US 6706795 B1
The present invention relates to a method for the production of particles of nano-materials being transition metals and alloys; metal oxides; and ceramic compositions having a small nanosize, i.e. about 1-6 nm. The method comprises a synthesis in the solutions of complex liquids from suitable precursors, which precursors are selected from suitable surfactants and alkoxides, by a suitable chemical reaction under mild conditions; and preparing from said materials fine colloids dispersed in various polymer solutions. The water in the solution is preferably non freezing water, the mild conditions are atmospheric pressure and a temperature range of room temperature to 70° C., and the reaction condition is selected among a hydrolysis, reduction and exchange process.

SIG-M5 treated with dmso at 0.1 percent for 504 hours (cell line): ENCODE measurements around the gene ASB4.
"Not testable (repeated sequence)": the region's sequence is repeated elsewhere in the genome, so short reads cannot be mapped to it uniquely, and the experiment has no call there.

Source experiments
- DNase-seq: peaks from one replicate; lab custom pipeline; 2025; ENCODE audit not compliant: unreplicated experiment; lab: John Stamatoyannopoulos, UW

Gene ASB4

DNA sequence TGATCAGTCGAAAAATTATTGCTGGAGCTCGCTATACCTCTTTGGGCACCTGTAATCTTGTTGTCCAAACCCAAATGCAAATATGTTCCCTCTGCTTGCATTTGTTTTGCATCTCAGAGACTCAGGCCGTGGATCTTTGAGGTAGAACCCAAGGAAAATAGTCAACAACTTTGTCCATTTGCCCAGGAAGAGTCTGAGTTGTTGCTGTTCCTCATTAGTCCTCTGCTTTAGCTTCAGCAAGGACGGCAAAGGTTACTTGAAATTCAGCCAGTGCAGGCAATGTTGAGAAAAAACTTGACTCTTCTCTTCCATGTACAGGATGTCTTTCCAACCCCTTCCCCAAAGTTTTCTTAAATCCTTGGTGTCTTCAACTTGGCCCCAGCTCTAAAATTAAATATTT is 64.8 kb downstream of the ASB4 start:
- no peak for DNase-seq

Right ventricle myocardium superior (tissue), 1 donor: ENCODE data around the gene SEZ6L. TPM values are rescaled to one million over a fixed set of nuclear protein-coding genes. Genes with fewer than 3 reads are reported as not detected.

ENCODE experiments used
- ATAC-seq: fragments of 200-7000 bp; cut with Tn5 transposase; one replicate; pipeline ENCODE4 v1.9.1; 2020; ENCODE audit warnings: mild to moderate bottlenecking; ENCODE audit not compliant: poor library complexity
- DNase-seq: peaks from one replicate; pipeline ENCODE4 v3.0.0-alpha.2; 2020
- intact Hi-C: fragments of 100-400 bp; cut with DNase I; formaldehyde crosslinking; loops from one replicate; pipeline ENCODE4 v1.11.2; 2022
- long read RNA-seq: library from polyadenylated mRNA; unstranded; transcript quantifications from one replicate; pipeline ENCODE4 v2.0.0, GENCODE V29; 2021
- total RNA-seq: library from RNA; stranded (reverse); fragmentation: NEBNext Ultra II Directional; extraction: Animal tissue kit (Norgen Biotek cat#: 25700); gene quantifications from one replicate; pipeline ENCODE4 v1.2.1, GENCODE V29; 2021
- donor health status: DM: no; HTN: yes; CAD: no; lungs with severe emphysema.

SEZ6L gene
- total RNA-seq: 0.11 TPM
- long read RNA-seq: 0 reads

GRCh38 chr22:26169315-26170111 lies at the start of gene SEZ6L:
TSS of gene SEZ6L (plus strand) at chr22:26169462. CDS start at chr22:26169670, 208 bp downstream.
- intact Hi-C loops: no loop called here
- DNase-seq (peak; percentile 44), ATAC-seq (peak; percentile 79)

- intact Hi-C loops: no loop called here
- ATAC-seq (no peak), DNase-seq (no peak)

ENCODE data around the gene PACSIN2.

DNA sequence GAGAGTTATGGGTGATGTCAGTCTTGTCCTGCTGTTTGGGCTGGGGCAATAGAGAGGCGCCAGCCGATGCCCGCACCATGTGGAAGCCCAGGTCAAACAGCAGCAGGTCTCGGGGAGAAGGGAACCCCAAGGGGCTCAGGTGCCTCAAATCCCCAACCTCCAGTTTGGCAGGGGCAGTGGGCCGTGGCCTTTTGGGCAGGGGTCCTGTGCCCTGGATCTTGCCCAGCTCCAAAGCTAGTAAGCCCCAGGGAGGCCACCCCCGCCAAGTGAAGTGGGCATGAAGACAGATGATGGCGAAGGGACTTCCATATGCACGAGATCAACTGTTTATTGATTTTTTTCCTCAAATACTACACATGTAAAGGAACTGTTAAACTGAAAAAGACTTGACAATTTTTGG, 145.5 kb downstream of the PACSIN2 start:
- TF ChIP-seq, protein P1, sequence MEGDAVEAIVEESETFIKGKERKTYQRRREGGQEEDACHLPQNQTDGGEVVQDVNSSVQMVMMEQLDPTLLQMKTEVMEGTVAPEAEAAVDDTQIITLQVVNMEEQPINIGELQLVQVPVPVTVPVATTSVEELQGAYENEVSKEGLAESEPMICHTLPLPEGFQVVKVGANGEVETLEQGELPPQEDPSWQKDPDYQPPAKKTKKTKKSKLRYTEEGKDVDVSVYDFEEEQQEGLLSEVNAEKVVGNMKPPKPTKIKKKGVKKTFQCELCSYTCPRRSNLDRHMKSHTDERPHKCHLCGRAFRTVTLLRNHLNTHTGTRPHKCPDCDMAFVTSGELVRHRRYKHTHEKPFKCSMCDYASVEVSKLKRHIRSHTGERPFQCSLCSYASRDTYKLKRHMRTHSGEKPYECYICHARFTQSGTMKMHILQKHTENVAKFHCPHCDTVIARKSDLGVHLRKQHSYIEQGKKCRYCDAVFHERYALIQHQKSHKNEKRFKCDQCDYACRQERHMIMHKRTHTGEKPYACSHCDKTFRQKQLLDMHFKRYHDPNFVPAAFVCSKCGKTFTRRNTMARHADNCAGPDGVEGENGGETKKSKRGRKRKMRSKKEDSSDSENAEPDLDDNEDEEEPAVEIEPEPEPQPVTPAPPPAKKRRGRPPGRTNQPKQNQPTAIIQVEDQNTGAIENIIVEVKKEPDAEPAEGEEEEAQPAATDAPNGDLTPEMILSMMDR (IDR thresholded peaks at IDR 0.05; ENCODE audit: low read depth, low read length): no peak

1. A method for the production of transition metal, metal alloy, metal oxide or ceramic nanomaterial particles comprising the steps of:
synthesizing nanomaterial particles in solutions of complex liquids from suitable precursors, which precursors are selected from the group consisting of suitable surfactants, alkoxides, and metal salts, by a suitable chemical reaction under mild conditions, wherein the water in the solution is nonfreezing water; and
preparing fine colloids dispersed in various polymer solutions.
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This application is a 371 of PCT/IL99/00097 filed Feb. 16, 1999.